Steamboat Springs The members of the Emerald Mountain Partnership heard the news they had been waiting for in Denver Friday when the state Board of Land commissioners voted to accept the partnership's bid to spend the next four years searching for ways to conserve the 6,400 acres that lie just to the southwest of the city of Steamboat Springs.
Partnership board member Ben Beall said the acceptance of the bid amounts to the land board granting an option to purchase the Emerald Mountain tract.
"This means the Emerald Mountain parcel will remain intact for the next four years," Beall said from outside the hearing room in Denver. "What remains is this is a big challenge for the community to address the appraised value of the land."
The 6,400 acres, which are part of a statewide network of State Trust Lands, were appraised two years ago at $17 million.
Beall said the task ahead of the partnership is to explore ways to transfer comparable value to the state Land Board in order to conserve all or part of the land.
Emerald Mountain dominates views to the south and southwest from the valley floor within Steamboat Springs. From U.S. 40, it's apparent there are large, mostly untouched forests of oak, aspen and conifer trees on its slopes.
But it isn't until one walks it, or views it from horseback, that one can appreciate its hidden ravines and meadows.
Land Board Executive Director Charles Bedford praised the partnership for getting to this point.
"It's a remarkable success story and it shows how a local community can achieve its own vision," Bedford said.
Beverly Rave of the state Land Board office in Craig said she recommended that the commissioners accept the bid from the partnership.
The bid by the local group was the only one being considered for Emerald Mountain by the commissioners, Rave said.
However, the commissioners also had the option of declining the bid if they chose, she said.
Friday's decision to accept the bid formalized a memorandum of agreement signed by the two entities in August.
Beall was joined in Denver by fellow board member Dan Smilkstein, along with advisory committee member Jim Stanko.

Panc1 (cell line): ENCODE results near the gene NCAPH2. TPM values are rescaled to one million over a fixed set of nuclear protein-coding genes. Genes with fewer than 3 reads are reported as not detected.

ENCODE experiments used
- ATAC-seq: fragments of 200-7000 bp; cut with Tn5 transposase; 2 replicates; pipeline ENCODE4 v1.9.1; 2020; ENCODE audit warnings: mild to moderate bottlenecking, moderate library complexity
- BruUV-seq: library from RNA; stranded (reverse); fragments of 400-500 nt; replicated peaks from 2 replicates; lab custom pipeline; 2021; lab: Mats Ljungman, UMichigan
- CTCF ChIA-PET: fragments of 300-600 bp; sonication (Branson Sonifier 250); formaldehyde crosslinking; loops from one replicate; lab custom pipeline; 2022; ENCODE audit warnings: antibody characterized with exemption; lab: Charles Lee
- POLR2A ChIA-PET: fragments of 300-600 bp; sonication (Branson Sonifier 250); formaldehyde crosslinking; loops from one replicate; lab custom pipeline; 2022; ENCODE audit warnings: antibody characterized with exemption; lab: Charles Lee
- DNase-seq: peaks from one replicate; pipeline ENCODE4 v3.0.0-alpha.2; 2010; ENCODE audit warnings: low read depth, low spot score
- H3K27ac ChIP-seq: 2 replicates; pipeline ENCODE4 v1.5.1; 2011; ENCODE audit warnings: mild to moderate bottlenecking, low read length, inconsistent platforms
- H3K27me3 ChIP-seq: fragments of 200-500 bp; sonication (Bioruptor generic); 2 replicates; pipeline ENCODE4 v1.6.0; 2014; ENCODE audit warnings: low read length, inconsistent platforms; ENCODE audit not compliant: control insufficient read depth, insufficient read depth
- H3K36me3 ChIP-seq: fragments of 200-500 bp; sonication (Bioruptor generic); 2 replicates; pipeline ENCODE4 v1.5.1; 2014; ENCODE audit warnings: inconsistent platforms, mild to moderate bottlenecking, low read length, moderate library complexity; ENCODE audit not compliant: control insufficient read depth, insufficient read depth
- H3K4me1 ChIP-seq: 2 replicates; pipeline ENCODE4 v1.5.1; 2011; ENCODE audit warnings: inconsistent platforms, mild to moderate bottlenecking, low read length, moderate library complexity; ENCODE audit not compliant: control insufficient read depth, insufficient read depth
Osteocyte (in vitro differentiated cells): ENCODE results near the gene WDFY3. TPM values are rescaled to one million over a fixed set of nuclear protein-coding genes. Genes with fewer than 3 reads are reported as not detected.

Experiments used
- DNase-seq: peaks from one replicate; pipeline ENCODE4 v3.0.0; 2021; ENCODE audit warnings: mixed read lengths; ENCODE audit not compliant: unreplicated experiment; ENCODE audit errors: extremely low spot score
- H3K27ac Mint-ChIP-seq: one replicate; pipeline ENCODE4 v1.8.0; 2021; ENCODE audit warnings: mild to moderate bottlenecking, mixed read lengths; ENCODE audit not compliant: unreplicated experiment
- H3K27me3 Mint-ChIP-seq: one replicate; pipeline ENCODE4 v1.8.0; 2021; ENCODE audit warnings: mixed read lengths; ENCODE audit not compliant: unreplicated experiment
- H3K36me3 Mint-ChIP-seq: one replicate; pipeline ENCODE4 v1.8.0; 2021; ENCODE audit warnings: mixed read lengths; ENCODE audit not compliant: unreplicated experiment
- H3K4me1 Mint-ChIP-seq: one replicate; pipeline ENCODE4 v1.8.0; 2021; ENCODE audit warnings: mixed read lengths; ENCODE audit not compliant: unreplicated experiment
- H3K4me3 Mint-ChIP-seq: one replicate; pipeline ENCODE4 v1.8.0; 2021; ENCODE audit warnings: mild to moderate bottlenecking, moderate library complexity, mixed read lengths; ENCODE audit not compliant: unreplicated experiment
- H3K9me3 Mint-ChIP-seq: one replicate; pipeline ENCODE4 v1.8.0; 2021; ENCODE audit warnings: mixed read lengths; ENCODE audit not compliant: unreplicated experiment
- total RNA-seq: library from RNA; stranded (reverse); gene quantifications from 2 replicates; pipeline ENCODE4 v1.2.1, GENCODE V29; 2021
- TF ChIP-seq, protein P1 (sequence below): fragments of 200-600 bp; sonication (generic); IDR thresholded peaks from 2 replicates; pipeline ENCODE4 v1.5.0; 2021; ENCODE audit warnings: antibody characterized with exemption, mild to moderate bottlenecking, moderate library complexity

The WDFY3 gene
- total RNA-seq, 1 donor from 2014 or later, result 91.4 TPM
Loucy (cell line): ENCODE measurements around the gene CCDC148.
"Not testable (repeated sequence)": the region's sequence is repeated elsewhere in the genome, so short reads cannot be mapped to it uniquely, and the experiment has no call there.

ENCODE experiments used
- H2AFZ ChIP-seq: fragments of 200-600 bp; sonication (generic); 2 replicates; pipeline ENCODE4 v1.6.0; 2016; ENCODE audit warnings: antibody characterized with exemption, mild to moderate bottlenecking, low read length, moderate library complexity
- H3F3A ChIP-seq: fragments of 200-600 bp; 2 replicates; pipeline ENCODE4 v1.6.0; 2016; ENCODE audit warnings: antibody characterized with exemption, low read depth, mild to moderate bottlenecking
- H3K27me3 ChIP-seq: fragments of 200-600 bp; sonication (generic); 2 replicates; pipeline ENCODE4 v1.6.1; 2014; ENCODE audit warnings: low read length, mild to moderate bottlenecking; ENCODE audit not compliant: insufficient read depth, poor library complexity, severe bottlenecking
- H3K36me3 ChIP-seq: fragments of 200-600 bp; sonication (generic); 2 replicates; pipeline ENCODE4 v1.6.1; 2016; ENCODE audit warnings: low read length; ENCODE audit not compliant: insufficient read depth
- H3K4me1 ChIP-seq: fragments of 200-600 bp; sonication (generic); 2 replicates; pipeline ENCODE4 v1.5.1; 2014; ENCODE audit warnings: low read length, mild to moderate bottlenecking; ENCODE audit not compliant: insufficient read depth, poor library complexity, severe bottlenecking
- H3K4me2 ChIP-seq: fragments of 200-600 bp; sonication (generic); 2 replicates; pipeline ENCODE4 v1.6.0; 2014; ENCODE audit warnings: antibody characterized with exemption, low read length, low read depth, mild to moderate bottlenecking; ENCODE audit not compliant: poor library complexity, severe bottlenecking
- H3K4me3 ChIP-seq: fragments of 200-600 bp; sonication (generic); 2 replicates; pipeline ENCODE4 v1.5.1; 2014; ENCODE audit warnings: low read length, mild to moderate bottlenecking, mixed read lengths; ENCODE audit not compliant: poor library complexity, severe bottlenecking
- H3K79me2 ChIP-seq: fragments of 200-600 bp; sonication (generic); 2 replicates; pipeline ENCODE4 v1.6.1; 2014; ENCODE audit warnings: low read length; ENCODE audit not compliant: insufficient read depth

Beall said the partnership has already decided to spend the first year of the four-year option seeking a way to conserve the entirety of the Emerald Mountain parcel without considering any proposals for partial development of the property.
Previously, partnership members had said they would probably have to sell development rights to some portion of the land, maybe just one gentleman rancher, to pull off the purchase. Now, they want to at least take a crack at preserving the entire parcel.
"After one year, we'll re-evaluate," Beall said.
The partnership is likely to seek grants to help raise a portion of the $17 million, but that could mean the final appraised price would change.
That's because most granting agencies require an appraisal that is no more than six months old.
The appraisal of $17 million is now two years old.
Rave confirmed that the memo of agreement provides the opportunity to seek new appraisals for all or portions of the 6,000 acres in order to facilitate the grant process.
Ken Brenner, a member of the partnership board, said although the Emerald Mountain saga has unfolded over a period of years, this is a significant event in the effort to conserve the mountaintop that dominates views from all over the city.
"It's extremely important." Brenner said. "It means we will successfully be allowed to represent the property owned by the state Land Board, as far as its final disposition, for a period of four years."
To reach Tom Ross call 871-4210 or e-mail firstname.lastname@example.org